Admin CentOS Security

Example using iptables, the CentOS firewall

This document is mostly for my own purposes. I don’t even think this is the best way to run the firewall, it’s just the way I happened to adapt.

My friends tell me ipchains was good software. Unfortunately the guy who wrote iptables, which emulates the features of ipchains, wasn’t at that same skill level, and the implementation shows it. I know I struggled with it a bit.

I decided to run a local firewall on my HP SiteScope server because a serious security issue was found with our version’s HTTP server such that it was advisable to lock it down to only those administrators who need access to the GUI.

The details
This was actually implemented on Redhat v 5.6, though I don’t suppose it would be much different on CentOS.

December 2013 update
I also tried this same script provided below on a Redhat 6.4 OS – it worked the exact same way without modification.

The main thing is that I maintain a file with the “firewall rules.” I call it iptables. So I need to remember from invocation to invocation where I store this master file. Here are the contents:

# DrJ, 9/2012
# inspired by
# flush all previous rules
export PATH=$PATH:/sbin
iptables -F
# our main rules here:
# Accept tcp packets on destination port 8080 (HP SiteScope) from select individuals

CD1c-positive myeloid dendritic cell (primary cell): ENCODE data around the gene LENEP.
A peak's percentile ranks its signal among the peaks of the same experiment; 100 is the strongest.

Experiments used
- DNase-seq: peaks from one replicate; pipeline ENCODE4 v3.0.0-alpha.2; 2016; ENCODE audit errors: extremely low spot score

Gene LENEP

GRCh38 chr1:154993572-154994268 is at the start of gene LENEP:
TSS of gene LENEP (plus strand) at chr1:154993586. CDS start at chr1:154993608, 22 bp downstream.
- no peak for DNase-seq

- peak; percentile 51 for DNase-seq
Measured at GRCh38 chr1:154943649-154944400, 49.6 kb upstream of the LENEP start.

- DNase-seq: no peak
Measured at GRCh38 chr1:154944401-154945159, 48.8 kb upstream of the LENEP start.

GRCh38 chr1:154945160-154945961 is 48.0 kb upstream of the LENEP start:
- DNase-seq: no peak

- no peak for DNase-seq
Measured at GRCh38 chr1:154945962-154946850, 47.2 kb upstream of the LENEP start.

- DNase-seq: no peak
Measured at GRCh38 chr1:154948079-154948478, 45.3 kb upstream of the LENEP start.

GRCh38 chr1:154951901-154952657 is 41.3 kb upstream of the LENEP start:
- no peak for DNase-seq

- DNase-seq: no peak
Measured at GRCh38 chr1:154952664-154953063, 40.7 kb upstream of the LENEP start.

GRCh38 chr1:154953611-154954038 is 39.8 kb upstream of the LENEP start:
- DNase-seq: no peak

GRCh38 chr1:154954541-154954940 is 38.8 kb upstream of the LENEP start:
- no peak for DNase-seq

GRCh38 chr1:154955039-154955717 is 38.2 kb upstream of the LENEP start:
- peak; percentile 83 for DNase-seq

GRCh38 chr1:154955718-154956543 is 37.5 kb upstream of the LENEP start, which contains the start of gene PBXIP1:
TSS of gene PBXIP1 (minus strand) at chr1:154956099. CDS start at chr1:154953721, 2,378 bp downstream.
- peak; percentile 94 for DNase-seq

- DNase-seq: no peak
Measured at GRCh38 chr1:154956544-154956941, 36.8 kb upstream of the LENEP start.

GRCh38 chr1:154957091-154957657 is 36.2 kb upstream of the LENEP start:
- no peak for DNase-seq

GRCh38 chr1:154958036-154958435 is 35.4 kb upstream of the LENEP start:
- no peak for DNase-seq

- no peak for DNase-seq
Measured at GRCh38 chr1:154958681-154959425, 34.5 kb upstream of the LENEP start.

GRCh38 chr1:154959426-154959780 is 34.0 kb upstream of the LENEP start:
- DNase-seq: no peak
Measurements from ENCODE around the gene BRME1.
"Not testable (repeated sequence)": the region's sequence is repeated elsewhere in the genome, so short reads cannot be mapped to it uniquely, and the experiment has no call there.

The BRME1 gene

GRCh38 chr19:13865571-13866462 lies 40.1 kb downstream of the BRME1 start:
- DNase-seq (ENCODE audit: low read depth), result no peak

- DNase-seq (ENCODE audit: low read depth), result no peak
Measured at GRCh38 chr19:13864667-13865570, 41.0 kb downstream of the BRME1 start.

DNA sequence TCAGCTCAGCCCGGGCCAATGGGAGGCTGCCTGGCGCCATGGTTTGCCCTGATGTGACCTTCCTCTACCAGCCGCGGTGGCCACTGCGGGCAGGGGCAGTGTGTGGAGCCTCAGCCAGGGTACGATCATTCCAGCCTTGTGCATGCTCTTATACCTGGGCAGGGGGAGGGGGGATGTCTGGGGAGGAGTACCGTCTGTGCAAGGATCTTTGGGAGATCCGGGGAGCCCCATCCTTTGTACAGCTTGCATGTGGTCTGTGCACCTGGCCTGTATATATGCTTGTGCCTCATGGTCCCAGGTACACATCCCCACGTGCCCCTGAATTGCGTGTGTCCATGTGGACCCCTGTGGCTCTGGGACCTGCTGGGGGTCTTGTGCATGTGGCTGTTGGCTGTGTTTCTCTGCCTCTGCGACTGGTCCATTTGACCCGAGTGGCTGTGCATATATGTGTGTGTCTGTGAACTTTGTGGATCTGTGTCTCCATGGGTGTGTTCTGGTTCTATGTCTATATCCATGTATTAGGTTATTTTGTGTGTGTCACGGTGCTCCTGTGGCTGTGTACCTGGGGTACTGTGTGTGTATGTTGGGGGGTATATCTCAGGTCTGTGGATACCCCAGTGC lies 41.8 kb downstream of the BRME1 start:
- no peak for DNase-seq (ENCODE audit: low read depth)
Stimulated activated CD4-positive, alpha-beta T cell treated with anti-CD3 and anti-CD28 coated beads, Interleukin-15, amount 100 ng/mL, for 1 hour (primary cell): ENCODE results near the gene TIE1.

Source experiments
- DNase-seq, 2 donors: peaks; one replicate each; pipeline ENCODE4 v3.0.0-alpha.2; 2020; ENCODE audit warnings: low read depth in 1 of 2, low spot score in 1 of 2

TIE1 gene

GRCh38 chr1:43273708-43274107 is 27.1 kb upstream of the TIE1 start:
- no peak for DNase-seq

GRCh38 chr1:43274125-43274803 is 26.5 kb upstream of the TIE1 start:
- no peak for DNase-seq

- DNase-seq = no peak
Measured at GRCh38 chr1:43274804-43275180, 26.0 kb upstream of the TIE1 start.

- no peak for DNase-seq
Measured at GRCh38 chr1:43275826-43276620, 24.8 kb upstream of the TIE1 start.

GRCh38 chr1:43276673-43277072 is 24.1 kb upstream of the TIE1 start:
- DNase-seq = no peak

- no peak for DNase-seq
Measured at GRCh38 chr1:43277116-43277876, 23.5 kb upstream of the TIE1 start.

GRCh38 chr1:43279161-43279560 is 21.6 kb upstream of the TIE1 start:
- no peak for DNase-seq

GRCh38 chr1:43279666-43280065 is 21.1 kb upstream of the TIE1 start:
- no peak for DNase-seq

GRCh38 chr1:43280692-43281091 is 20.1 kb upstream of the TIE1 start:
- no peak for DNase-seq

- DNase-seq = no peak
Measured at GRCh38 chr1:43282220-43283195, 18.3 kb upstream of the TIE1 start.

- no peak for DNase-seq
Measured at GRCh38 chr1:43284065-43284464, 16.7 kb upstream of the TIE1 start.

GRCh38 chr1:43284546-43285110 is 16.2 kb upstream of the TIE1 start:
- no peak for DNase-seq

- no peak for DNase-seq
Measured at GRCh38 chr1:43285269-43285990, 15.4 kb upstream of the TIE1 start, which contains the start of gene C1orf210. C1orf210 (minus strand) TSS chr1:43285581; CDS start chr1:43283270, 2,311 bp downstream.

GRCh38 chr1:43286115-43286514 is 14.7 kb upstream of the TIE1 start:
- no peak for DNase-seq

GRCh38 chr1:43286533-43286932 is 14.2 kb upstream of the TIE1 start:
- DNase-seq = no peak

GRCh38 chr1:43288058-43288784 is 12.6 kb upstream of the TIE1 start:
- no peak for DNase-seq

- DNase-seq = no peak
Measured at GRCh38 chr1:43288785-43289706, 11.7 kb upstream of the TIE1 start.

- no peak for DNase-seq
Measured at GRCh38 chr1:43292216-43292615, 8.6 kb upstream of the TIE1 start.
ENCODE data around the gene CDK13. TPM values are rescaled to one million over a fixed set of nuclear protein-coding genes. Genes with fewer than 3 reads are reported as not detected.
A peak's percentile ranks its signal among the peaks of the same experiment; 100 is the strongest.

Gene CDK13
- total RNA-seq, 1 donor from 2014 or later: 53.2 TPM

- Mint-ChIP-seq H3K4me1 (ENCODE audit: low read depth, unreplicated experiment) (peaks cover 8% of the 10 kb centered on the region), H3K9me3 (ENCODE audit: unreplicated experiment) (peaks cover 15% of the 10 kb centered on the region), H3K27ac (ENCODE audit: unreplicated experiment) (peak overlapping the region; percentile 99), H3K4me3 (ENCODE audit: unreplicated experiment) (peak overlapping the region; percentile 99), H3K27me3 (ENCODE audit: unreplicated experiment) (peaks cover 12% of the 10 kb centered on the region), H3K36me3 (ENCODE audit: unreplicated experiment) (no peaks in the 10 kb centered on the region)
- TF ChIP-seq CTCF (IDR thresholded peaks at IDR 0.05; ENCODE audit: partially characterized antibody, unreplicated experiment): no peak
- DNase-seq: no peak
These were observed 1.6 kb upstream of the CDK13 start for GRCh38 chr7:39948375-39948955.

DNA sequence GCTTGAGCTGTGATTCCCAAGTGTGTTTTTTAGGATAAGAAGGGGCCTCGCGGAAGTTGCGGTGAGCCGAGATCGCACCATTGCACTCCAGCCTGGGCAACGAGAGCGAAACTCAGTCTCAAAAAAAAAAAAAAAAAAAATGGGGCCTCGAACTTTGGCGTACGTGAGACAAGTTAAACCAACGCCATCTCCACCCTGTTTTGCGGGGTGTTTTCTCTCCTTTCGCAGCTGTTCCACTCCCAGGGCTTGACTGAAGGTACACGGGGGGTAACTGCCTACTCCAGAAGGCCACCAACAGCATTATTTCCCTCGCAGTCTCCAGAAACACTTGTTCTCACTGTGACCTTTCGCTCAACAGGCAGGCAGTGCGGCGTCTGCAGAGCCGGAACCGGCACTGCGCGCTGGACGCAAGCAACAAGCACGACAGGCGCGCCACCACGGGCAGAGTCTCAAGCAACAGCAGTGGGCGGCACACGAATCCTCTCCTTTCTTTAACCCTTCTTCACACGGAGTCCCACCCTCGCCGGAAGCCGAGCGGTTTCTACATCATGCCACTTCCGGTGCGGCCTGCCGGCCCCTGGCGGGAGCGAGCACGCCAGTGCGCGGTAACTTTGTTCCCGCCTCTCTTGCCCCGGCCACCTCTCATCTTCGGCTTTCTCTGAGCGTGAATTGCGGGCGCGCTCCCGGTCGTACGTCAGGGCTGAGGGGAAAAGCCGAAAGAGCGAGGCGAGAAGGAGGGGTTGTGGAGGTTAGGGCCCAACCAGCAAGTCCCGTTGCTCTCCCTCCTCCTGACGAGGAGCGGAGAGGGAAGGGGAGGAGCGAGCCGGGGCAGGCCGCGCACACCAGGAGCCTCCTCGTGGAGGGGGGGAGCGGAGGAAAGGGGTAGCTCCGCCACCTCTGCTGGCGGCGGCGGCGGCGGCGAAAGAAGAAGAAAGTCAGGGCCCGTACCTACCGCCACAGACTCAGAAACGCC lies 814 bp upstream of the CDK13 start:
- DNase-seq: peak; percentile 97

# DrJ: office, home, vpn
iptables -A INPUT -p tcp -s --dport 8080 -j ACCEPT
iptables -A INPUT -p tcp -s --dport 8080 -j ACCEPT
iptables -A INPUT -p tcp -s --dport 8080 -j ACCEPT
# the server itself
iptables -A INPUT -p tcp -s --dport 8080 -j ACCEPT
# set dflt policies
# for logging see
#iptables -A INPUT -j LOG --log-level 4 --log-prefix 'InDrop '
# this is a killer!
#iptables -P INPUT DROP
# just drop what is really the problem...
iptables -A INPUT -p tcp --dport 8080 -j DROP
iptables -P INPUT ACCEPT
# access for loopback
iptables -A INPUT -i lo -j ACCEPT
# Accept packets belonging to established and related connections
iptables -A INPUT -m state --state ESTABLISHED,RELATED -j ACCEPT
# Save settings
/sbin/service iptables save
# List rules
iptables -L -v

Of course you have to have iptables running. I do a

$ sudo service iptables status

to verify that. If its status is “not running,” start it up.

As mentioned in the comments I tried to be more strict with the rules since I’m used to running firewalls with a DENY All rule, but it just didn’t work out well for me. I lost patience and gave up on that and settled for dropping all traffic to TCP port 8080 except the explicitly permitted hosts, which is good enough for our immediate needs.

This is a simple example of a way to use iptables. It’s probably not the best example, but it’s what I used so it’s better than nothing.

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